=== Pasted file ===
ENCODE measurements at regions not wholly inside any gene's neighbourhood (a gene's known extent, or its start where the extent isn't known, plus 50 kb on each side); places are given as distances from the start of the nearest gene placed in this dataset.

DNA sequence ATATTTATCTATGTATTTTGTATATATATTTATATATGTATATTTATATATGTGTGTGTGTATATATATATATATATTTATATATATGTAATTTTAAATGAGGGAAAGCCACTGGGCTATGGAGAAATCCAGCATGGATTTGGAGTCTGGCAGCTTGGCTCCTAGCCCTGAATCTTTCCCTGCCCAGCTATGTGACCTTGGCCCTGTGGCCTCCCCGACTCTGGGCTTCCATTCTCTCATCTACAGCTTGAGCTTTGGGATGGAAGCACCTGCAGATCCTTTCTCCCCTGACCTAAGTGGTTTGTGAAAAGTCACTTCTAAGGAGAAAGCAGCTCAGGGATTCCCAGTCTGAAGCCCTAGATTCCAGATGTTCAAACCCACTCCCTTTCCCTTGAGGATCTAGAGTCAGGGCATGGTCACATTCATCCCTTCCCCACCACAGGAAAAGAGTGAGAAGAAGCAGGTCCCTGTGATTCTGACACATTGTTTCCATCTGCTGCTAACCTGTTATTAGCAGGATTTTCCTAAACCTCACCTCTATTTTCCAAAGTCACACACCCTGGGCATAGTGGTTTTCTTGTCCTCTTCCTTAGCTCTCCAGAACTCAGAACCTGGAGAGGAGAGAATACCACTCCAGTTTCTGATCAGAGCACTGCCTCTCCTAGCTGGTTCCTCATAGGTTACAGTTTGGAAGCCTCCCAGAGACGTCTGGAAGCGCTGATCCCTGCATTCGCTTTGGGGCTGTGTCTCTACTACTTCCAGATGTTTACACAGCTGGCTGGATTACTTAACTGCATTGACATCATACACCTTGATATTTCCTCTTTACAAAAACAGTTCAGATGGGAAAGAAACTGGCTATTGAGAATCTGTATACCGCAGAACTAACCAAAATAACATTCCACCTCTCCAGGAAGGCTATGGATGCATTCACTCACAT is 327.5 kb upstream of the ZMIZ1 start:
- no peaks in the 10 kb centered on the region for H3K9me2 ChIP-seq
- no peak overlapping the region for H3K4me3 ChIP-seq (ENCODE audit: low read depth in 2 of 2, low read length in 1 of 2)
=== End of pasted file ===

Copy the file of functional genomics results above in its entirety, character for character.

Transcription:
ENCODE measurements at regions not wholly inside any gene's neighbourhood (a gene's known extent, or its start where the extent isn't known, plus 50 kb on each side); places are given as distances from the start of the nearest gene placed in this dataset.

DNA sequence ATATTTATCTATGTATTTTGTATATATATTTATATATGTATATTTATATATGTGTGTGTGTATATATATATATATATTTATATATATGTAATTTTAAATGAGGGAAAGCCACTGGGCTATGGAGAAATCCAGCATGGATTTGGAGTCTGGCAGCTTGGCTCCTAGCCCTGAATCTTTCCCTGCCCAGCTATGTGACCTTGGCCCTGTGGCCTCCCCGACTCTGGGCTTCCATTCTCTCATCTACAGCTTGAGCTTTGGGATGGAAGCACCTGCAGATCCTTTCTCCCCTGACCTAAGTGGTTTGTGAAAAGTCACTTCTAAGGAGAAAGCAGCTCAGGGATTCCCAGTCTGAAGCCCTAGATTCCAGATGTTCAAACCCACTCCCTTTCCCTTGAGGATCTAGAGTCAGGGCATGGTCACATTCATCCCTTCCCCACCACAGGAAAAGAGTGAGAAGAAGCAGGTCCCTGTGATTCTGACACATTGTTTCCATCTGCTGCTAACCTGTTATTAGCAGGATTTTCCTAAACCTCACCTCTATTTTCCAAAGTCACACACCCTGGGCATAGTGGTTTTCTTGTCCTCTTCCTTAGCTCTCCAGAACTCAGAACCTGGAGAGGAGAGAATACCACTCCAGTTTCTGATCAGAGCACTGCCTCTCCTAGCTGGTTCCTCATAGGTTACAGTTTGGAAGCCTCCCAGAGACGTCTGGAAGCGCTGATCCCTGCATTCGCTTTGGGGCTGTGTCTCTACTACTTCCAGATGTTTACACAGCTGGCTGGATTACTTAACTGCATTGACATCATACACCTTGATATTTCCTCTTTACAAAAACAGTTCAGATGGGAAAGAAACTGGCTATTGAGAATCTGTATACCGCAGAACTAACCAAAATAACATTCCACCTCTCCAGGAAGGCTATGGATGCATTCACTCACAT is 327.5 kb upstream of the ZMIZ1 start:
- no peaks in the 10 kb centered on the region for H3K9me2 ChIP-seq
- no peak overlapping the region for H3K4me3 ChIP-seq (ENCODE audit: low read depth in 2 of 2, low read length in 1 of 2)